For years, veterinarians struggled to understand why a common heartworm medicine causes some dogs to fall into a coma and die. But they knew it primarily affects herding dogs, such as collies and Australian shepherds – breeds known for their furry white feet.
An adage emerged: “White feet, don’t treat.”
A Washington State University professor, Dr. Katrina Mealey, solved that puzzle in 2001 by pinpointing a mutation that makes the drug react differently in some dogs and cats. She also invented a simple genetic test to detect the mutation, likely preventing thousands of pet owners from poisoning their furry friends.
At a conference in Boston next year, Mealey will be inducted into the National Academy of Inventors, a prestigious organization with more than 750 fellows worldwide, including 28 Nobel laureates. The honor comes three years after she was named a “woman to watch in life science” by the Washington Biotechnology and Biomedical Association.
Mealey grew up with pet collies and went on to earn doctorates in pharmacology and veterinary medicine. Her team at WSU has been testing for the problem mutation since 2004.
For $60, pet owners can submit for testing a vial of a pet’s blood or a swab of its mouth. Detailed instructions are available on the lab’s website, vcpl.vetmed.wsu.edu.
Mealey said the lab processes about 150 DNA samples each week. They come from around the world, typically from the owners of herding dogs. But even mixed breeds that don’t resemble herding dogs may have the mutation, she said.
“Unless it’s a pedigreed purebred, we recommend testing,” she said.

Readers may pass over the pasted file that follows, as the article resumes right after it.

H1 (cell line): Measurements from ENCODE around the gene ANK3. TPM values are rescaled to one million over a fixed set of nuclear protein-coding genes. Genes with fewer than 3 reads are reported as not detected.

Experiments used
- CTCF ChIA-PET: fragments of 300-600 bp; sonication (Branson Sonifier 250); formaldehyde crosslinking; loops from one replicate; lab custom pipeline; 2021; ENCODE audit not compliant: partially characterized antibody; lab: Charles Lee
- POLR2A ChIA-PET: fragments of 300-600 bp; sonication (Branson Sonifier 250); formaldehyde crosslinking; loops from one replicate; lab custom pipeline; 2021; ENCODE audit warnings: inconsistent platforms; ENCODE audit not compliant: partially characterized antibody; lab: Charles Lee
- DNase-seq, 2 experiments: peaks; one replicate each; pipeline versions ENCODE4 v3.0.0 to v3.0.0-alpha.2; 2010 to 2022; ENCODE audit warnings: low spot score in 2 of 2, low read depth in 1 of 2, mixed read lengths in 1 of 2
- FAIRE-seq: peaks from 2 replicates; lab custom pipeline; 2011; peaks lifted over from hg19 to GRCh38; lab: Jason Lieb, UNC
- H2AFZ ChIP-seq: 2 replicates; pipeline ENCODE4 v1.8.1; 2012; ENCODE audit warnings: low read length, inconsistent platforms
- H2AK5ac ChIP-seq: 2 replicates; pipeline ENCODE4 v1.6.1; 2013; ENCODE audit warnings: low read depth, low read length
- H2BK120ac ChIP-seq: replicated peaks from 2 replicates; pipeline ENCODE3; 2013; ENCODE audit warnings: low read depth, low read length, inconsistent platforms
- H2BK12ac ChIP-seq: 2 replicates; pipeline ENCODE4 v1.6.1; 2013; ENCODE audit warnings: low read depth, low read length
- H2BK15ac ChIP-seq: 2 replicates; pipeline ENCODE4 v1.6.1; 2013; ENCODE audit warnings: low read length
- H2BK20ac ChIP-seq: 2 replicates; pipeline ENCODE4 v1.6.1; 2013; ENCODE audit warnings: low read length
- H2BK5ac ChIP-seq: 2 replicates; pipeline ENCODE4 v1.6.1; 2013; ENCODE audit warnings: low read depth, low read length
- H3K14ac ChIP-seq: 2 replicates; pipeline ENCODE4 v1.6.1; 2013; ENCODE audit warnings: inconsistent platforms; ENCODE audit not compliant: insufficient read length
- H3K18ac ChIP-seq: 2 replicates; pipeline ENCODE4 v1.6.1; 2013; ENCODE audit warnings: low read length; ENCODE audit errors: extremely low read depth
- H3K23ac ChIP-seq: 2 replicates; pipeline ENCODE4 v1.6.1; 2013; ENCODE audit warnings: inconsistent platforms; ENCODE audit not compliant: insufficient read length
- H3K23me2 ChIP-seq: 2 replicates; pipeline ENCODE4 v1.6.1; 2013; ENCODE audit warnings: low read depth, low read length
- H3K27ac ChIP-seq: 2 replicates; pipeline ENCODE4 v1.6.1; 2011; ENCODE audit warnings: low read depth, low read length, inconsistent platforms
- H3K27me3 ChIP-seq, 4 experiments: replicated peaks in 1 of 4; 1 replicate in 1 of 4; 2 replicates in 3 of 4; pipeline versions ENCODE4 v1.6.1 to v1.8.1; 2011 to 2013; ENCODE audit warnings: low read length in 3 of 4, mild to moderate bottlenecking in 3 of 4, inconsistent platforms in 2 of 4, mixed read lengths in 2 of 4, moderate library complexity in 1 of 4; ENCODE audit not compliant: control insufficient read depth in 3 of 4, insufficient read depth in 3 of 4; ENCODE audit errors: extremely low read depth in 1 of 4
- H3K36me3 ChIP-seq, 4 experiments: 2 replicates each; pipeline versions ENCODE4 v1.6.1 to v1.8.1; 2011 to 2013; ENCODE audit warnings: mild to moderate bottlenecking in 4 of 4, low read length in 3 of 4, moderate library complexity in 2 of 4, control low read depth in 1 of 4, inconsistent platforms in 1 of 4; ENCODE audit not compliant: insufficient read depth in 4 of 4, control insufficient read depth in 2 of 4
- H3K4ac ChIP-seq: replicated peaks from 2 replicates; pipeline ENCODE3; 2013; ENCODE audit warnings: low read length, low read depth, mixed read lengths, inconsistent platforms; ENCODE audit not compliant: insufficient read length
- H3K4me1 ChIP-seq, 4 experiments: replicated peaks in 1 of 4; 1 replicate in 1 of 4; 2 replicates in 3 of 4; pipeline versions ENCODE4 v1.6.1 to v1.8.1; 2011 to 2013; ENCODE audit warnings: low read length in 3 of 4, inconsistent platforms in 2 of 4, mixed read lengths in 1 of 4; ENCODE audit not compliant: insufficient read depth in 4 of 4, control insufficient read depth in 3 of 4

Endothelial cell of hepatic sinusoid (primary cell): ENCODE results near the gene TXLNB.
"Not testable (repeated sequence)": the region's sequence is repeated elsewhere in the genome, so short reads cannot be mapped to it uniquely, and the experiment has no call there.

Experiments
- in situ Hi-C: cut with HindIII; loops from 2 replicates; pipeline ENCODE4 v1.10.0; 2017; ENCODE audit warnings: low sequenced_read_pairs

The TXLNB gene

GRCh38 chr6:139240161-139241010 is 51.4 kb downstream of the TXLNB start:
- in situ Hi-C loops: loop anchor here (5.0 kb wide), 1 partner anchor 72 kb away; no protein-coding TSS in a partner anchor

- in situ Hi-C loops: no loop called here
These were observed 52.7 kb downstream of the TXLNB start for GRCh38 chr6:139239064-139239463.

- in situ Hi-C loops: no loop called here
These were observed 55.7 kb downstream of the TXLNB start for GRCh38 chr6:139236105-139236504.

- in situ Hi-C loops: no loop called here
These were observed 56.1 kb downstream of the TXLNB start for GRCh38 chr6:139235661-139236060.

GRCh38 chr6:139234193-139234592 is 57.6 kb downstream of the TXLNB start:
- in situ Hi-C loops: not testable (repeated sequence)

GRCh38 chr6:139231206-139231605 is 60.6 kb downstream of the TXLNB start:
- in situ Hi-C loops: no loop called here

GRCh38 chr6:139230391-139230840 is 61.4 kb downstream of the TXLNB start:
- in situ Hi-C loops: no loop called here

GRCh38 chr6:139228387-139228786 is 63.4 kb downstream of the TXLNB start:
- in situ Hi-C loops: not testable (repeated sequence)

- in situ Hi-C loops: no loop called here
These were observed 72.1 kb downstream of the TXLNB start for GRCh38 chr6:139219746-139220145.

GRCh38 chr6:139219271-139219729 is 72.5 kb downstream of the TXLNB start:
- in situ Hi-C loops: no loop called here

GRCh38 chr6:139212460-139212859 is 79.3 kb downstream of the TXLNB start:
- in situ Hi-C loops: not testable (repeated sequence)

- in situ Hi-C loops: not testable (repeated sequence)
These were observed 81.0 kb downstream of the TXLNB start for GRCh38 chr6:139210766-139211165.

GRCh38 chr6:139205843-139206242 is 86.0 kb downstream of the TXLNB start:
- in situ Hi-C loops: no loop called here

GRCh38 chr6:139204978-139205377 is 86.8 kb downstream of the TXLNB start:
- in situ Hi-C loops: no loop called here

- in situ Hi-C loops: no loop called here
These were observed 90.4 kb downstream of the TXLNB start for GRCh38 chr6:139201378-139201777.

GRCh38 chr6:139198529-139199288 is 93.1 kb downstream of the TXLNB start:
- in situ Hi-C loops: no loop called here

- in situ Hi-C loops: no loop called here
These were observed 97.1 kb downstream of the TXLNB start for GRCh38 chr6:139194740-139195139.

The mutation has been observed in about a dozen dog breeds. A certain gene produces a protein that pumps drugs and other toxins out of the brain. With the mutation, however, the gene doesn’t produce enough of the protein, allowing certain drugs to accumulate in the brain.
The results can be devastating. Mealey pointed to one case in 2009 involving a miniature Australian shepherd named Cash.
When Cash was a puppy, his owner took him to visit some horse stables in Montana. It’s there, veterinarians suspect, that Cash ate some of the heartworm medicine ivermectin.
Soon Cash began staggering and lapsed into a coma. After visiting a veterinary emergency room in Bozeman, he was flown by chartered plane to WSU’s Veterinary Teaching Hospital.
Cash was hospitalized for 26 days, eight of which he was comatose and needed a ventilator to breathe. Nursed back to health, he walked out of the hospital two days before Thanksgiving.
About two years ago, Mealey was approached by Mars Veterinary, a division of the Mars company best known for making candy bars. It’s now the only company licensed to administer the genetic test in the United States.
Mealey said she reached out to several companies more than a decade ago, but none was interested in her patented invention.
“Nobody thought there was a market for a veterinary pharmacogenic test,” she said. “After all that work we did here, the companies saw that there’s demand for this and wanted to buy the license.”
The mutation makes dogs sensitive to a range of drugs, including loperamide, a diarrhea medicine known by the brand name Imodium. Dosing guidelines can be found on the lab’s website.
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